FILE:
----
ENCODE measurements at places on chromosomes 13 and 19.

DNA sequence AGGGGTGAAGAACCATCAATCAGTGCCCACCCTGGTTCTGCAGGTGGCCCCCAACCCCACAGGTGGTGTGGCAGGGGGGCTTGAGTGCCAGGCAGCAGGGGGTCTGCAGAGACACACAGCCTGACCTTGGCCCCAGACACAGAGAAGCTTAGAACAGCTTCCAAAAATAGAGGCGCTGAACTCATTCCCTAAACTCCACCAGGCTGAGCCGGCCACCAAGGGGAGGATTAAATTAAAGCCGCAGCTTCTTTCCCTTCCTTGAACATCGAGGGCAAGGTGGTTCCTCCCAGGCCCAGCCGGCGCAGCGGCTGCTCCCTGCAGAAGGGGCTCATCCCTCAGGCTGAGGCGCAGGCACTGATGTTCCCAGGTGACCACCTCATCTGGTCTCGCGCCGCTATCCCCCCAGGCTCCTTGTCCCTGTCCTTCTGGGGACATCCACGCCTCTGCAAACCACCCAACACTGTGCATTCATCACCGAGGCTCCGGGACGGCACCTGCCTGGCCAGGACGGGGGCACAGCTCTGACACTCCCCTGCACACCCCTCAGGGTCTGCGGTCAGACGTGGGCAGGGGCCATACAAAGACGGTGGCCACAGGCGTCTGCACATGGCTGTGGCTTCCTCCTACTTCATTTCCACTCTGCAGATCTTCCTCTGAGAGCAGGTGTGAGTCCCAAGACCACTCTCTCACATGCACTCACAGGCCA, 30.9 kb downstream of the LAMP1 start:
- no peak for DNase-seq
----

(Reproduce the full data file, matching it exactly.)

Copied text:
ENCODE measurements at places on chromosomes 13 and 19.

DNA sequence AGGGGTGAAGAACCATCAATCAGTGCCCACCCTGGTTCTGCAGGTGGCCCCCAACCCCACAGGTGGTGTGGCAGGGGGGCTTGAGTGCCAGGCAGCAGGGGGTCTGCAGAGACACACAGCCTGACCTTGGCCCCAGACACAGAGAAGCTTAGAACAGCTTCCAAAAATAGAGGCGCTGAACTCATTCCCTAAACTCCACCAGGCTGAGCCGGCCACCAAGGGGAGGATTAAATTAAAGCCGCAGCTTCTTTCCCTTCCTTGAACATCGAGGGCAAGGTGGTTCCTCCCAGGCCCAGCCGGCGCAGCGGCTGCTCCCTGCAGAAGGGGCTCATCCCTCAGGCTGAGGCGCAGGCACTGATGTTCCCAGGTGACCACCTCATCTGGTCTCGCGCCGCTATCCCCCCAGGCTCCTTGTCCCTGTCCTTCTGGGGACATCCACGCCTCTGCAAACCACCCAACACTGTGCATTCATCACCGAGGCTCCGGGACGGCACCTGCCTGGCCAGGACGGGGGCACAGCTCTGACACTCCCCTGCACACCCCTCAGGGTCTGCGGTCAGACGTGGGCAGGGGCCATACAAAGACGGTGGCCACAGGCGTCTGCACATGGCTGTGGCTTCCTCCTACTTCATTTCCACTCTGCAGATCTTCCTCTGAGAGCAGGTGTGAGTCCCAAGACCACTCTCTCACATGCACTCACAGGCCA, 30.9 kb downstream of the LAMP1 start:
- no peak for DNase-seq